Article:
The first novel by K.S. Hunter, the alter ego of an international bestselling author, whose identity will remain a secret.
Desire can have dire consequences
Two years ago, David Madden made a mistake that almost cost him his marriage. His wife, Alison, gave him another chance, but she has not forgotten, nor has she forgiven.
She is irresistible
Then David meets the alluring Nina at a theatre in London. When he loses his phone in the dark, she helps him find it, and by giving her his number he unwittingly invites her into his life.
What David initially views as an innocent flirt turns into a dangerous game of deception. His increasingly suspicious wife thinks something is up, and each lie he tells pushes them further apart.
She is insatiable
Nina pursues David relentlessly, following him to New York where she gives him an ultimatum: sleep with her, just one time, and then she’ll get out of his life forever; or she’ll ruin everything he holds dear.
She is unstoppable
Of course, once won’t be enough for Nina, and what David hoped would be the end is merely the beginning.
A modern-day Fatal Attraction, Just One Time is a steamy psychological thriller that will have you hooked from the first page and holding your breath until its shocking conclusion.
Just One Time is a fast paced and saucy psychological thriller.
Husband and father, David was a very naughty boy, and a couple of years later his wife, Alison, is still struggling to forgive and forget. David has been trying hard to make things right for the sake of his family. But what will happen when David goes to the theatre alone, due to his wife refusing to go with him, and ends up sitting next to attractive, Nina? Is David truly a good boy now, or will he find the temptation too much to resist, and make the same mistake a second time?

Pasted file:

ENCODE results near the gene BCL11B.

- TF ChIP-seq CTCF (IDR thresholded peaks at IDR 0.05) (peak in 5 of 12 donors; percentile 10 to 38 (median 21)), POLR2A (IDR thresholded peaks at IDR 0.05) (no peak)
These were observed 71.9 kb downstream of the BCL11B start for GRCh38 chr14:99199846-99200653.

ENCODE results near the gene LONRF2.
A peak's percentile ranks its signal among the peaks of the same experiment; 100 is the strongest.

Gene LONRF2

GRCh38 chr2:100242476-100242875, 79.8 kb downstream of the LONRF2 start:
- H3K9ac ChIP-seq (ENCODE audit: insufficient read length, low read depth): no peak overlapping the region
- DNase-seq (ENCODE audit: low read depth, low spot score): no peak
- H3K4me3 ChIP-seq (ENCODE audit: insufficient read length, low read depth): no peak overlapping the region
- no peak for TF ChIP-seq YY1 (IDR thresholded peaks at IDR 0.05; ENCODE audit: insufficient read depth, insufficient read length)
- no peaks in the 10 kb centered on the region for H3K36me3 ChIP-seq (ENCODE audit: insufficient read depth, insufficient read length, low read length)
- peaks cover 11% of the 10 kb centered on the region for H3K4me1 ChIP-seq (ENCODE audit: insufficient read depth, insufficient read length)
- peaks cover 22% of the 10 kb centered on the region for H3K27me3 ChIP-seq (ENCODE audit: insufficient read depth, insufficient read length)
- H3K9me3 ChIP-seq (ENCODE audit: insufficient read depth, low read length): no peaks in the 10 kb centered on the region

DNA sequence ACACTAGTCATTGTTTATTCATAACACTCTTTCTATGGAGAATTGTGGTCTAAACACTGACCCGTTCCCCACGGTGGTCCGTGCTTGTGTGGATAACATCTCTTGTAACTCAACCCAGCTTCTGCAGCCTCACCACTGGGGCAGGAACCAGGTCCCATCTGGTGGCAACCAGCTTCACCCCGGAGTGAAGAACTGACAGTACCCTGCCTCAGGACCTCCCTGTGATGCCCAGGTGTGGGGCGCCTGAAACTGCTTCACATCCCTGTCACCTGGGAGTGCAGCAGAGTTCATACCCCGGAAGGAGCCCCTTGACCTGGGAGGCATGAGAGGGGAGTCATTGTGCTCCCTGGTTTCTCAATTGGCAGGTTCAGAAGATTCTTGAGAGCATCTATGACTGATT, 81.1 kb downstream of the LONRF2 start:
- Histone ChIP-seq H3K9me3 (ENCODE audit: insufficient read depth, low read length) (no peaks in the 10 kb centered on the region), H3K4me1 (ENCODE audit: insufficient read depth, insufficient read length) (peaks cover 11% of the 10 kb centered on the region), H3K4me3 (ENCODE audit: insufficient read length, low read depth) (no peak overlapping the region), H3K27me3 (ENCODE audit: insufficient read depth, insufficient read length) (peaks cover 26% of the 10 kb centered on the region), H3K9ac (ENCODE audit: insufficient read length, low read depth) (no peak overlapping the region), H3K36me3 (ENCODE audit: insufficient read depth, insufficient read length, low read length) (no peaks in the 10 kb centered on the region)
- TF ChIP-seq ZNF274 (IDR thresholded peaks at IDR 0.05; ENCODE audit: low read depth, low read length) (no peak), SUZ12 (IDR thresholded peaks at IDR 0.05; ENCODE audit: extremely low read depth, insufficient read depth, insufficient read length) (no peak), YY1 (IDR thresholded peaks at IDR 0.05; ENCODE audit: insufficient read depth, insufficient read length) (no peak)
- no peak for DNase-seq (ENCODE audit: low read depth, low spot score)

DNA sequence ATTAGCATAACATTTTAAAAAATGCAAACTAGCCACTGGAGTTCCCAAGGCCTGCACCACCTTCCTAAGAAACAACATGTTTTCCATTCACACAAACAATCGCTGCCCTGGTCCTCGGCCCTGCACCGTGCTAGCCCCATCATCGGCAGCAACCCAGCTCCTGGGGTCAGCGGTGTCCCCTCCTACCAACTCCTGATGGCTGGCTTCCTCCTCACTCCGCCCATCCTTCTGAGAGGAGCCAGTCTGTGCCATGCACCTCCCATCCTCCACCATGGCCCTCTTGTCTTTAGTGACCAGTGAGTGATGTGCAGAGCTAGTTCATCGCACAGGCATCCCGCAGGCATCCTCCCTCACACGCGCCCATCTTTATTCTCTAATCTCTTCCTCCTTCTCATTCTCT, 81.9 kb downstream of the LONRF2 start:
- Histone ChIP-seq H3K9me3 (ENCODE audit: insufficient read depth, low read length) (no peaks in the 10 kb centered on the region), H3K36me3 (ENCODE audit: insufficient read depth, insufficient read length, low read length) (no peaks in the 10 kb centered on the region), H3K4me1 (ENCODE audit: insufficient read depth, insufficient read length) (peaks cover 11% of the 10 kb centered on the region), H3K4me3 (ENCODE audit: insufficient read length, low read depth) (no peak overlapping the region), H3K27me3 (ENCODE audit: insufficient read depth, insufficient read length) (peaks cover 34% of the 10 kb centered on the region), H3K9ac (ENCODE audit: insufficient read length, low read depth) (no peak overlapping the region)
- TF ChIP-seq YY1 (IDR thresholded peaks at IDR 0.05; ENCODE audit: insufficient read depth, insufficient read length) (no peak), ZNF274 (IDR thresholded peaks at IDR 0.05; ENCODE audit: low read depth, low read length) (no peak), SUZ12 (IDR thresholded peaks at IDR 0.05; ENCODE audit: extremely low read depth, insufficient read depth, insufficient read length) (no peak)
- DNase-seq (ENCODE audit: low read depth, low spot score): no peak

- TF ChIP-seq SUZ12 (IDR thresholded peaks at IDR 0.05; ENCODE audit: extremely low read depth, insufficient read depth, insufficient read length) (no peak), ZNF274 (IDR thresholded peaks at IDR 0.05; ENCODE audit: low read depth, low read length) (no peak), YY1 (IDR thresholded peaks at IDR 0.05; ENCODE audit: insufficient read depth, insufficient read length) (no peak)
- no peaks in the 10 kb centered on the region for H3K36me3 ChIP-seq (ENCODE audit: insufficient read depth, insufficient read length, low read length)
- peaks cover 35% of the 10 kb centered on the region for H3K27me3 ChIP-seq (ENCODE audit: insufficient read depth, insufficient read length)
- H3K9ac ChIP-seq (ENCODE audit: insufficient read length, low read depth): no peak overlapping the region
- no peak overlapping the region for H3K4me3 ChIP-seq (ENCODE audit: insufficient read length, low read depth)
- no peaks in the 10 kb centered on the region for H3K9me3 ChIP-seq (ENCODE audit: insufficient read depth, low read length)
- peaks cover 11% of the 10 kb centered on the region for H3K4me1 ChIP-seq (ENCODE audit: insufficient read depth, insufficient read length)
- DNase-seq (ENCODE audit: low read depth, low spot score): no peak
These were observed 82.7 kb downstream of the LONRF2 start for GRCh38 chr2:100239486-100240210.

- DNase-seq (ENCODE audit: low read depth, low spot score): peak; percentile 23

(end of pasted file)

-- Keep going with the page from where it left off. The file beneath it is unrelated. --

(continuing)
Think Fatal Attraction, but with less boiling of bunnies. I couldn’t help picturing David as Michael Douglas, with him being in both Fatal Attraction and Basic Instinct (gosh, I loved that film. Twas a little embarrassing watching it for the first time with my parents when I was a teenager though, lol).
Overall, I really enjoyed this book. The main reason for giving it 4 stars instead of 5, is that I never found myself fully taking sides with any of the main characters, and therefore just enjoyed the journey, rather than feeling strongly about which way I hoped the story would go.
However, this book has got me wondering whether there is a real Frankenstein retold show at theatres, as it’s one of my all-time favourite books, so I was a little jealous of David getting to see the show.
I definitely recommend this to fans of psychological thrillers, especially if you don’t mind a drizzle of sauciness and a large portion of unnerving obsession in your book. This is perhaps not one to read aloud to your grandparents or children though. Enjoy!
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